On a separate but highly related front, Afghanistan finally has announced the full roster of nominees for its cabinet. This move will fill 27 positions. Conveniently, TOLONews has broken those nominees down by where they came from. Thirteen were nominated by Ashraf Ghani and twelve by Abdullah Abdullah. Two are “neutral”, the head of security (who carries over from the previous government) and the head of the banking system.
Returning to the problems in the SIGAR report, ANP falls under the Ministry of the Interior, whose new leader, nominated by Abdullah Abdullah, will be Noor-ul-haq Ulumi. He is a former general as well as having served in the lower house of Afghanistan’s Parliament. He will face quite a challenge in implementing the changes that SIGAR suggests in its report.
“The fact that after 9 years of trying, we still don’t have a basic system for “taking attendance” for ANP personnel on the job is staggering.” Let’s assume it takes another 20-30 years of trying and training to get a working military there. Will that have happened because of our efforts, or because of the passage of time gradually bringing Afghanistan into the nineteenth century?
A hundred million for training should cure the problem.
Apr 29, 2014
DynCorp International LLC, McLean, Va., was awarded a $49,898,634 modification (P00034) to cost-plus-fixed-fee contract W91CRB-11-C-0053 for mentoring and training in support of the Afghanistan Ministry of Interior and Afghanistan National Police. Work will be performed in Afghanistan with an expected completion date of Dec. 31, 2014. Fiscal 2013 other funds in the amount of $24,949,317 are being oblicated at award. The U.S. Army
Contracting Command, Rock Island, Ill., is the contracting agency.
Dec 31, 2014
DynCorp International, LLC, McLean, Virginia, was awarded a $52,145,079 firm-fixed-price contract to advise, train, and mentor the Afghanistan Ministry of Interior (MoI/Afghanistan National Police). This contract is for a nine-month base period with two three-month option periods. Work will be performed in Afghanistan, with an estimated completion date of March 31, 2016. One bid was solicited with one received. Fiscal 2015 other procurement funds in the amount of $26,072,540 are being obligated at the time of the award. Army Contracting Command, Rock Island Arsenal, Rock Island, Illinois, is the contracting activity (W560MY-15-C-0006).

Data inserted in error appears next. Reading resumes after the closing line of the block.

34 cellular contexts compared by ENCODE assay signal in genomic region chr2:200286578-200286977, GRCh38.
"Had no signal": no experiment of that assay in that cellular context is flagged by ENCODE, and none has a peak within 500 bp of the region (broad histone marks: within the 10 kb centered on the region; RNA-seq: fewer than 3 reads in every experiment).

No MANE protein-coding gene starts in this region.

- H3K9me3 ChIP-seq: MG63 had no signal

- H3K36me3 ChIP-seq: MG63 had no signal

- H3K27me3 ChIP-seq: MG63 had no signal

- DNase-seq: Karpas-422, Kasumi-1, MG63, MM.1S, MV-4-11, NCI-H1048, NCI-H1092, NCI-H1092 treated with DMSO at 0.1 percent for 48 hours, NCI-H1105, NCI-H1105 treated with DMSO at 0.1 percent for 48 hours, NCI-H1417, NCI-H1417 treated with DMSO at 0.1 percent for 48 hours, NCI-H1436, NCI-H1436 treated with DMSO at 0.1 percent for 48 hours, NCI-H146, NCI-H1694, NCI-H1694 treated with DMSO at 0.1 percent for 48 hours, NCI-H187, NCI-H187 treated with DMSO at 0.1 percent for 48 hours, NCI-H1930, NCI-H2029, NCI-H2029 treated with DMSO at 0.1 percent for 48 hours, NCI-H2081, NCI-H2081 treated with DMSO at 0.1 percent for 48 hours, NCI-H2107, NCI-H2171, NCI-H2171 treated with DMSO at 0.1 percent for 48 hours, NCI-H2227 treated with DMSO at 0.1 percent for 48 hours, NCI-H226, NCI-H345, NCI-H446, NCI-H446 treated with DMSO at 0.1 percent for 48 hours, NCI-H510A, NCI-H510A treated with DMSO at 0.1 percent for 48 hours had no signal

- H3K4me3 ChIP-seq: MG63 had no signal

So that’s about $6 million a month to DynCorp for training the ANP.
I’ll do it for $5 million a month. Where do I sign up? Do I need to bring an ID card?
Perhaps DynCorp can make the ANP less corrupt?
Like foxes training other foxes to be chickens instead?
WSJ, JANUARY 11, 2012
Police Undermine Fight Against Taliban
JANI KHEL, Afghanistan—In the American war against the Taliban, on whose side are the Afghan police? For many U.S. soldiers serving in the insurgent heartland, the answer is: both.
“They smile to our face when we’re here, giving them money and building them buildings,” says U.S. Army Capt. Cory Brown, a provost marshal officer helping to oversee Afghan security forces here in volatile Paktika province. “But they’ve given insurgents money, food and even rides in Afghan police cars.”
Worse, he says, some policemen are also suspected of selling their U.S.-provided weapons to the Taliban.
We should launch some dumb program to very quickly ramp up the police force. Except they won’t be a police force, they will be lightly armed, undertrained, poorly paid, poorly educated, and very exposed infantry who will fight our war against the Taliban for us, and will die in large numbers.
Then when our idea blows up, we can criticize them for their corruption.